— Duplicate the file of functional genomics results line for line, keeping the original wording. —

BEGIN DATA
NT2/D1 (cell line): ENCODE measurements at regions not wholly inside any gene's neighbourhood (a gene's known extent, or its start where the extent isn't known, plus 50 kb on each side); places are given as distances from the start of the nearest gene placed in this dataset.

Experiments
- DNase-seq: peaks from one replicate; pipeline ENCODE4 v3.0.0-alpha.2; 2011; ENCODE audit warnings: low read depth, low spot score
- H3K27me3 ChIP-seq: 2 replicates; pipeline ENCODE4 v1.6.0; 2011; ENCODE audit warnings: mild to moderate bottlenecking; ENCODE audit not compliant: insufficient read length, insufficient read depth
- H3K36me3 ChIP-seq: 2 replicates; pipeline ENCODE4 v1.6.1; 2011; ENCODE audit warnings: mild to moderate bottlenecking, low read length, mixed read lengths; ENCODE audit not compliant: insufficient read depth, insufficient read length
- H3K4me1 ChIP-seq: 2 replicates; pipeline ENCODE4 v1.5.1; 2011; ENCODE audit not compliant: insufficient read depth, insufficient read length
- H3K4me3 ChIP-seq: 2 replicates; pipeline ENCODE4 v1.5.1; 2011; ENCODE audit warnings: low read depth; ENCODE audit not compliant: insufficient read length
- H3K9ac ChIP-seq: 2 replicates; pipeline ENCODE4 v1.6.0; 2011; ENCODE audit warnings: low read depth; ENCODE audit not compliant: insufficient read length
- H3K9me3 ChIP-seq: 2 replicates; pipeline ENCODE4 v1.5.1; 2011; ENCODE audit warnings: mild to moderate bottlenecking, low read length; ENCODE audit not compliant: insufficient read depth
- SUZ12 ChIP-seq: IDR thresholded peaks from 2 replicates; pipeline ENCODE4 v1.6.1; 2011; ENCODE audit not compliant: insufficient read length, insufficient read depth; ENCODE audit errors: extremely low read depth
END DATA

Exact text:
NT2/D1 (cell line): ENCODE measurements at regions not wholly inside any gene's neighbourhood (a gene's known extent, or its start where the extent isn't known, plus 50 kb on each side); places are given as distances from the start of the nearest gene placed in this dataset.

Experiments
- DNase-seq: peaks from one replicate; pipeline ENCODE4 v3.0.0-alpha.2; 2011; ENCODE audit warnings: low read depth, low spot score
- H3K27me3 ChIP-seq: 2 replicates; pipeline ENCODE4 v1.6.0; 2011; ENCODE audit warnings: mild to moderate bottlenecking; ENCODE audit not compliant: insufficient read length, insufficient read depth
- H3K36me3 ChIP-seq: 2 replicates; pipeline ENCODE4 v1.6.1; 2011; ENCODE audit warnings: mild to moderate bottlenecking, low read length, mixed read lengths; ENCODE audit not compliant: insufficient read depth, insufficient read length
- H3K4me1 ChIP-seq: 2 replicates; pipeline ENCODE4 v1.5.1; 2011; ENCODE audit not compliant: insufficient read depth, insufficient read length
- H3K4me3 ChIP-seq: 2 replicates; pipeline ENCODE4 v1.5.1; 2011; ENCODE audit warnings: low read depth; ENCODE audit not compliant: insufficient read length
- H3K9ac ChIP-seq: 2 replicates; pipeline ENCODE4 v1.6.0; 2011; ENCODE audit warnings: low read depth; ENCODE audit not compliant: insufficient read length
- H3K9me3 ChIP-seq: 2 replicates; pipeline ENCODE4 v1.5.1; 2011; ENCODE audit warnings: mild to moderate bottlenecking, low read length; ENCODE audit not compliant: insufficient read depth
- SUZ12 ChIP-seq: IDR thresholded peaks from 2 replicates; pipeline ENCODE4 v1.6.1; 2011; ENCODE audit not compliant: insufficient read length, insufficient read depth; ENCODE audit errors: extremely low read depth